New 2021 California Laws that Impact Businesses and Employers
It is no secret that 2020 has been a year of monumental changes. If you are a business owner, you may feel overwhelmed trying to keep up with everything that affects you. Not only do you have to deal with the effects of the COVID-19 pandemic and political issues but there is also an onslaught of new California laws going into effect next year. Don’t worry, though, once you are familiar with the new California laws for 2021 you will be able to adapt to them. Here are a few of the most important changes to California employment law.
AB 685: COVID-19 Exposure Notice
Beginning on January 1, 2020 when employers learn of a potential exposure to COVID-19, they have one day to provide written notice to all employees and subcontractors who were on the premises during the “infectious period.” This notice must explain:
- All COVID-19-related benefits the employee may be eligible for under state, local, and federal laws
- The steps the employer plans to take to ensure the workspace is disinfected before the employees return to work
Unless extended, AB 685 will expire on January 1st, 2023.
AB 2017: Kin Care
California’s original “Kin Care” law stated that employees could use half of the employer-provided sick leave they accrue each year to take time off for the care of an ill family member. In 2014, the allowable reasons for using “Kin Care” were expanded but the law allowed employers to determine how to apply the sick leave.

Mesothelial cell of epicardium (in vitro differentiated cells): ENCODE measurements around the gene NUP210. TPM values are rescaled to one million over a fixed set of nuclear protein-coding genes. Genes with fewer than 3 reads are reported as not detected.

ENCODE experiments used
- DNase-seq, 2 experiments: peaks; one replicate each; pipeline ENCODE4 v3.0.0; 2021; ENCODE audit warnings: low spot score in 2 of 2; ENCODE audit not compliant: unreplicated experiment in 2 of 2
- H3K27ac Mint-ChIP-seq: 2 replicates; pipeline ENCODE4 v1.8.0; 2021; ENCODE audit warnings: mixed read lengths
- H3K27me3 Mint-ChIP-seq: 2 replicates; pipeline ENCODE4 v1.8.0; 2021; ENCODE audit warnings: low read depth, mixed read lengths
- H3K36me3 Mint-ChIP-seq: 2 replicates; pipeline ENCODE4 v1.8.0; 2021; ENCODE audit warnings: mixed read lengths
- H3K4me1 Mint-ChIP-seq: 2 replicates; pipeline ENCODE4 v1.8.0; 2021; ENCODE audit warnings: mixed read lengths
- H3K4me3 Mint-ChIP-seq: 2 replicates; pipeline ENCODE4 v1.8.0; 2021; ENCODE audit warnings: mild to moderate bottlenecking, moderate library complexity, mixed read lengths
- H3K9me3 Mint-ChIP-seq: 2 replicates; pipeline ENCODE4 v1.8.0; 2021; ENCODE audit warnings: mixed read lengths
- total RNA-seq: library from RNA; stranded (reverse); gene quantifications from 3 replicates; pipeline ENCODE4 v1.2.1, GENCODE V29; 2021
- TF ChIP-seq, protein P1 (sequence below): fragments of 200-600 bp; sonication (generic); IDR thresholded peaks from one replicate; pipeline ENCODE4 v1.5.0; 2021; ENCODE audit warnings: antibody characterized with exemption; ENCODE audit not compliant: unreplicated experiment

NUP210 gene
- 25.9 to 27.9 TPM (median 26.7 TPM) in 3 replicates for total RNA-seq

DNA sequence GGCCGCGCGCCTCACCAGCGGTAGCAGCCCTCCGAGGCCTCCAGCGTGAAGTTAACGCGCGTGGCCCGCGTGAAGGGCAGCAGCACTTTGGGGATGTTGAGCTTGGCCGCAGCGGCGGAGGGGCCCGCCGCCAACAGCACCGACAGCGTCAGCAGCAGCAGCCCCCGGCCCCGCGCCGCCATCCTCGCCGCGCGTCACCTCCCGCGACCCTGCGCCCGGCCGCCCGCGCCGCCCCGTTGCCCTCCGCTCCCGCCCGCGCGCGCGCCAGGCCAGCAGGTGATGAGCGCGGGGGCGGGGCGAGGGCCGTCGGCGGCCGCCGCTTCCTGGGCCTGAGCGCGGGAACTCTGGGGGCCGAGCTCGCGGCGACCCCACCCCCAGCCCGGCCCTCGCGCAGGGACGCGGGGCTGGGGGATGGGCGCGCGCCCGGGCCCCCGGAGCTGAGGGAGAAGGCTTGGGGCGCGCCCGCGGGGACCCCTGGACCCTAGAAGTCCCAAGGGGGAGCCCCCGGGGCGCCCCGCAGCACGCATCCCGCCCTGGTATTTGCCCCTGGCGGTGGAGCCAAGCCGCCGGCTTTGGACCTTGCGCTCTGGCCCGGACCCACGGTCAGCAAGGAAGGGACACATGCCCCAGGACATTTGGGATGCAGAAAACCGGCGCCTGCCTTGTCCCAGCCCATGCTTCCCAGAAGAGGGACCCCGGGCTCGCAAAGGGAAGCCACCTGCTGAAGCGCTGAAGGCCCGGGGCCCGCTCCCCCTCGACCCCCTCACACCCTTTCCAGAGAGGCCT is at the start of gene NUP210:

Under AB 2017, employees now have “sole discretion” to designate the reason for using their sick leave.
SB 1383: California Family Rights Act
SB 1383 repeals the current California Family Rights Act (CFRA) and the California New Parent Leave Act (NPLA) and replaces them with a new CFRA.
The law grants employees up to 12 weeks of unpaid, protected leave during a 12-month period for any of the following reasons:
- Bonding with the employee’s new child
- Caring for themselves
- Caring for a child, parent, grandparent, grandchild, spouse, sibling, or domestic partner
In addition, the law also grants the same leave for qualifying issues related to covered active duty of the employee or the employee’s spouse, child, parent, or domestic partner.
This new law applies to all employers with five or more employees. It does, however, limit eligibility to employees with at least 1250 hours of service during the previous 12-month period.
Concerned About New California Laws? We Can Help
Successful business owners know how important it is to be proactive and remain flexible. You can easily adapt to the new California laws, with a bit of help.
Attorney Lisa Wills, Law Office of Lisa Wills, a Professional Law Corporation specializes in helping business owners with a wide variety of legal issues. If you have questions about how some of the new California laws affect your business – or any other business-related legal questions – we are happy to assist you. Contact us today to schedule a consultation.